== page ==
There is a fierce debate raging in the deaf community.
Many audiologists believe sign language is obsolete, recommending instead that deaf children rely exclusively on technology such as cochlear implants and hearing aids. Sign language, they contend, interferes with learning to speak.
Joanne Weber argues the whole dispute is absurd and unnecessary. The first Canada Research Chair in deaf education says options shouldn’t be reduced to either/or. Having spent years teaching deaf children, she is convinced that the more tools for expression — and the greater the exposure to any kind of language — the better.
As chair, she plans to provide a blueprint for deaf education that gives children every advantage possible, drawing on the arts to improve their language fluency.
“It’s just part of the culture that sign language is to be avoided if your child is deaf, and some clinics are adamant children not use it,” says Weber, assisted by American Sign Language interpreter Tracy Hetman.
It’s a misguided way of thinking, she said, only exacerbating the widespread problems of language deprivation — or the lack of linguistic stimuli necessary for language acquisition — especially during the critical period of language development in early childhood.
Language deprivation is severe among deaf children, says Weber, restricting academic performance and social and emotional development — even among those with cochlear implants or hearing aids who also sign. The average reading level for many deaf high school graduates is Grade 4, Weber notes.
“You’re providing all this money towards technology and equipment, and it doesn’t solve the problem at all.”
One way technology could play a helpful role in deaf education is through open access to electronic books for both teachers and learners — something Weber is now exploring thanks to a grant of nearly $450,000 from the Social Sciences and Humanities Research Council of Canada.
The main problem, she says, is that, all too often, deaf students aren’t exposed consistently to any language, only bits and pieces of it, so the brain is unable to form anything cohesive.
“When they graduate from high school, many can’t read or write, can’t really go on to post-secondary education. They basically have nowhere to go because the system failed them.”
Learning to both sign and speak with the help of hearing devices provides the best foundation for language acquisition, says Weber. But she believes the arts can provide a pathway to increased fluency, creating opportunities for expression and exchange.
Her PhD research examined how arts-based instruction improved students’ awareness of phonology, morphology, linguistics, literary conventions and overall communicative competence. As Canada Research Chair, she is applying her approach to language acquisition through the arts with students at the Alberta School for the Deaf.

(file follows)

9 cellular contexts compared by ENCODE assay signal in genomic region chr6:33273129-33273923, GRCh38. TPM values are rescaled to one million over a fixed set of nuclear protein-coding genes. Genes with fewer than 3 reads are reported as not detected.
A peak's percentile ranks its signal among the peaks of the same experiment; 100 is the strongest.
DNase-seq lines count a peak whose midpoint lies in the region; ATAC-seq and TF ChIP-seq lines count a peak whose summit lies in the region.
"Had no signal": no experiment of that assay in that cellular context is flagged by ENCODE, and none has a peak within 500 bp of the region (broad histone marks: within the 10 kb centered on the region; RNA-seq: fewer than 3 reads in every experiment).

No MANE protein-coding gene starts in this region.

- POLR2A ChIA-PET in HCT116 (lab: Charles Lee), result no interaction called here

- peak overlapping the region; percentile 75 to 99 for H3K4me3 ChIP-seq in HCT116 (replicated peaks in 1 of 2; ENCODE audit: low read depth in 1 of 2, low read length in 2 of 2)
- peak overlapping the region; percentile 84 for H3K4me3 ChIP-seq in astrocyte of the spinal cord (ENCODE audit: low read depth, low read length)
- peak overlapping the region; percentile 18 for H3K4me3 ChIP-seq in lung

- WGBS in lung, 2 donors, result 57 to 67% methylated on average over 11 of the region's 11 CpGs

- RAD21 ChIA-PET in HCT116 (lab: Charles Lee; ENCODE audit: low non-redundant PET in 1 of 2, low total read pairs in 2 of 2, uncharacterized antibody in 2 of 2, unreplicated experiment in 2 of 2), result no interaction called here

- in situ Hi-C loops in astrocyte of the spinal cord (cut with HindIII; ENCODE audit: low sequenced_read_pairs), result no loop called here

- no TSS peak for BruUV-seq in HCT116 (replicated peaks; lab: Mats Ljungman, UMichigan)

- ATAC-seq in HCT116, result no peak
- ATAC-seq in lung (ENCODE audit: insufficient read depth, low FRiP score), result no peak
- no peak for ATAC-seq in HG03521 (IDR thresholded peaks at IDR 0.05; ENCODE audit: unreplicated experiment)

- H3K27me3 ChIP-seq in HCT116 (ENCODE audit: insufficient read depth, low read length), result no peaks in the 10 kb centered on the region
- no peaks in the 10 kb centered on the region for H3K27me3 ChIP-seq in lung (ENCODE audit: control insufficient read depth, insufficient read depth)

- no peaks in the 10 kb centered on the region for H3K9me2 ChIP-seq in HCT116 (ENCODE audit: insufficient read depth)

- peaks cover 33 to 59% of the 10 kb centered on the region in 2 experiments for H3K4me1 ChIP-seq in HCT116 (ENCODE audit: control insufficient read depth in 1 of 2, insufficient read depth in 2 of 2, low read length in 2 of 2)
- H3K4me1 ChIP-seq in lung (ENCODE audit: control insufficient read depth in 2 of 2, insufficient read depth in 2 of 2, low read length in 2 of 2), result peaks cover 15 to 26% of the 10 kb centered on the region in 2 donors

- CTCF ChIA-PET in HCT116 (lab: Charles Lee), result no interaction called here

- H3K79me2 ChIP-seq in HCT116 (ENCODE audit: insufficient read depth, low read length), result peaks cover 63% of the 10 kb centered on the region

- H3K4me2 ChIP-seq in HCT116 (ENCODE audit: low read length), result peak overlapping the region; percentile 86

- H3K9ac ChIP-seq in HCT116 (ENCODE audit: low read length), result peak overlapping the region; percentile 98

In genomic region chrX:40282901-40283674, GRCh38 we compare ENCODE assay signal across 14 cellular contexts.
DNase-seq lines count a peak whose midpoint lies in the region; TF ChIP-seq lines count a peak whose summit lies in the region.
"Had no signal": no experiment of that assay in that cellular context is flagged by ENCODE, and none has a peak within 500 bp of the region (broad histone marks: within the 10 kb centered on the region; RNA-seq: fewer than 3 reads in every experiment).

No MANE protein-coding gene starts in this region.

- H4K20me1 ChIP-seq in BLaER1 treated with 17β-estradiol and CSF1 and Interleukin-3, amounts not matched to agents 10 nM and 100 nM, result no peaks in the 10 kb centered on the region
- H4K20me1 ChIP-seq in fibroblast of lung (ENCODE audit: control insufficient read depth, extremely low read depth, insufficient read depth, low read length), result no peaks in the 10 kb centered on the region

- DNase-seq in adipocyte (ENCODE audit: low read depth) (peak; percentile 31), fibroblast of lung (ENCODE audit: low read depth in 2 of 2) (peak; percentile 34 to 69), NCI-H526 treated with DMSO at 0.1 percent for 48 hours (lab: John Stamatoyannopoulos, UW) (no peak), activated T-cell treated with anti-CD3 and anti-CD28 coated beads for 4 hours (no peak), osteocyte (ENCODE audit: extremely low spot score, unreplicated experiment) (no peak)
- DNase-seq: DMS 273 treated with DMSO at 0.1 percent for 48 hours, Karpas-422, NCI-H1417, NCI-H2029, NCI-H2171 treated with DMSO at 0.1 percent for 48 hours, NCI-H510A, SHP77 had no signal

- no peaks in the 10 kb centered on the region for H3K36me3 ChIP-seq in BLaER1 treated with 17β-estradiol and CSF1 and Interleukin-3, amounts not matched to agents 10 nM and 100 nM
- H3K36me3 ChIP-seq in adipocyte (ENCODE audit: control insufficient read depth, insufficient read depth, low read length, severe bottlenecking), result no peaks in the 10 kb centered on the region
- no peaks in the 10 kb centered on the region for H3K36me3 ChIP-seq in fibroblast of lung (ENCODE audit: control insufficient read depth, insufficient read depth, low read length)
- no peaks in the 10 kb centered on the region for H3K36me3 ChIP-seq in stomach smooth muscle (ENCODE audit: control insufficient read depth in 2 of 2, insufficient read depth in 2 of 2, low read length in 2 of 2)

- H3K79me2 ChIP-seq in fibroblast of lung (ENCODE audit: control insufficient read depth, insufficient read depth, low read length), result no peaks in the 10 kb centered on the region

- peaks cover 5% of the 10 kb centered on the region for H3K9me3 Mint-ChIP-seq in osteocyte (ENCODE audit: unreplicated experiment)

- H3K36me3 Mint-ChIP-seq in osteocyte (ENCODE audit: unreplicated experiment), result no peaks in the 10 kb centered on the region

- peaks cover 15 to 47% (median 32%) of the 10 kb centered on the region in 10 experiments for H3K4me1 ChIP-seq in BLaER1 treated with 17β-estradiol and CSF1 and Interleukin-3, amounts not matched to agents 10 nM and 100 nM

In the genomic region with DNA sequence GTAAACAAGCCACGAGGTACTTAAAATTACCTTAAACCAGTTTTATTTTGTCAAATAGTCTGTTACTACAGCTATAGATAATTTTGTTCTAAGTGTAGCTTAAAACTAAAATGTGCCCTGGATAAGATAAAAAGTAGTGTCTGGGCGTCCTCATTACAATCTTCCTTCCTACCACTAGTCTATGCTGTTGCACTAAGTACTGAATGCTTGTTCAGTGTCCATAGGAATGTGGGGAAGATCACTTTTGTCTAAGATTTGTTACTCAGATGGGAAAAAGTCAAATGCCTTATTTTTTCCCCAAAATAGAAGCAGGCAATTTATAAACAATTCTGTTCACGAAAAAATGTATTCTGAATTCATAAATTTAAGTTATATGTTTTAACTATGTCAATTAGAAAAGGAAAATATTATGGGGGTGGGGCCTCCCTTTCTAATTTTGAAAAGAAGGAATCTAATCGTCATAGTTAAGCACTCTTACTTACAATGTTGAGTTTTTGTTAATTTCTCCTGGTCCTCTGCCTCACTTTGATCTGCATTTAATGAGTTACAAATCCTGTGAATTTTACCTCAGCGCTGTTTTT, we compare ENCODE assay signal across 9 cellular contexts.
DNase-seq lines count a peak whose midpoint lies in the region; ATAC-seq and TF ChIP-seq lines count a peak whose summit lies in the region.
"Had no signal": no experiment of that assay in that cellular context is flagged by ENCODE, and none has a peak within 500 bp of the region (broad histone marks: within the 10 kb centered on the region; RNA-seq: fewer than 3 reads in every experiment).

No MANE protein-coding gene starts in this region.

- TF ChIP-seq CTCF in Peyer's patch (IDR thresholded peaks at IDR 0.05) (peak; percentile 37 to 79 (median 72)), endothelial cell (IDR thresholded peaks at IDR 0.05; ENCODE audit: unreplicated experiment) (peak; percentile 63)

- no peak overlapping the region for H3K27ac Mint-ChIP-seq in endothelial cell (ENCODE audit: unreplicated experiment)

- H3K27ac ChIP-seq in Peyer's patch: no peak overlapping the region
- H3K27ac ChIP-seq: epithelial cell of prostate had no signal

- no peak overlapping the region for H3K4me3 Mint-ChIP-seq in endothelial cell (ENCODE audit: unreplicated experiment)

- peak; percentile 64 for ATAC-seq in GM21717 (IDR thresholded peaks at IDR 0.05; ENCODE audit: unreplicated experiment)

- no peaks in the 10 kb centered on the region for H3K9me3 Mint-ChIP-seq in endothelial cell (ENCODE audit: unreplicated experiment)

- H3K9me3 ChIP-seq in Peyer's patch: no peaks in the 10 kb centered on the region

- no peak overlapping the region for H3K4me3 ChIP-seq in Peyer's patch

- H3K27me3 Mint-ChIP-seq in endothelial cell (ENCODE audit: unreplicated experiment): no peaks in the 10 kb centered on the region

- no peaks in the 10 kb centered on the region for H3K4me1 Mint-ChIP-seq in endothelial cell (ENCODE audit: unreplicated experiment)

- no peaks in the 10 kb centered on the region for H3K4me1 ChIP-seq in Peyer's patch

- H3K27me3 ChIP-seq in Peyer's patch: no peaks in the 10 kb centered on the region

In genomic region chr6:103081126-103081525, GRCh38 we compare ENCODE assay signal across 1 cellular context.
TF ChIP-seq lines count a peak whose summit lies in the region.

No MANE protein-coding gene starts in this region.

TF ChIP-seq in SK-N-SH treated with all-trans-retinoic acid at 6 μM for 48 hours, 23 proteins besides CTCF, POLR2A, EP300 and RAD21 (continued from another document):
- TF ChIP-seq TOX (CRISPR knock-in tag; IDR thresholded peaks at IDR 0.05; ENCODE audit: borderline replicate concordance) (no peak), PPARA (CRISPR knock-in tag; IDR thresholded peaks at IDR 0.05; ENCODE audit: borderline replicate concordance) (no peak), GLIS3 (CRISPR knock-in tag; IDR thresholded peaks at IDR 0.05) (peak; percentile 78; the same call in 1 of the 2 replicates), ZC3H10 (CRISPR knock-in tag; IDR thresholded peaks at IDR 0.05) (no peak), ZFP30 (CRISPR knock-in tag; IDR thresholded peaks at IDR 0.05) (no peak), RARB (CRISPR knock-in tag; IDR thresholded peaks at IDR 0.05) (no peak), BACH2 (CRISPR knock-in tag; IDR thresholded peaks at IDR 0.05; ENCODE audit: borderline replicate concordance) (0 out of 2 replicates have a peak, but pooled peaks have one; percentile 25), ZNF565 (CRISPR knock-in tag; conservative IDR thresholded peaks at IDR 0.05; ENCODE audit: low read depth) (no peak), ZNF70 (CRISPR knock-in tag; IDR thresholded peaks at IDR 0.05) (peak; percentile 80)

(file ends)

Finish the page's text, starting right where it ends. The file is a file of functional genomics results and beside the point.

Since 2016, she has also run a theatre company called the Deaf Crows Collective, providing opportunities for deaf, hard of hearing, hearing and late-deafened actors of all ages to celebrate deaf culture, she says, encouraging self-expression and fostering relationships between hearing and deaf communities.
“Most of them were hard of hearing, but their language deprivation was quite profound. Even those who could speak couldn’t read or write very well.
“When we got them involved in the arts, it really changed their brains. They noticed how they got better. The parents said that, for the first time, they felt their child could actually succeed in the world.”
Deaf actor Troy Kotsur echoed these sentiments in his recent acceptance speech for his Oscar-winning performance in Coda, paying tribute to “the wonderful deaf theatre stages where I was allowed and given the opportunity to develop my craft as an actor.”
Weber, who was appointed to her Canada Research Chair without a pre-existing academic affiliation, is widely recognized for her contribution to deaf education, having published a number of articles on the subject drawn from her Governor General’s Gold Medal-winning thesis from the University of Regina.
She was informed of the chair position by University of Alberta dean of education Jennifer Tupper while working as a teacher in a Saskatchewan high school. It was created as part of the federal government’s Accessible Canada Act in 2019, which also recognized American Sign Language. Weber took up her post in 2022.
“I’m the only professor in academia working on deaf education, so the capacity has to be developed,” says Weber.
“We need more people out there to get the message out. I want people to think in a different way about the actual impacts on the child and to think of the whole child, not just their ears. They’re a whole being.”
| By Geoff McMaster
Geoff McMaster is a reporter with the University of Alberta’s Folio online magazine. The University of Alberta is a Troy Media Editorial Content Provider Partner.
The opinions expressed by our columnists and contributors are theirs alone and do not inherently or expressly reflect the views of our publication.
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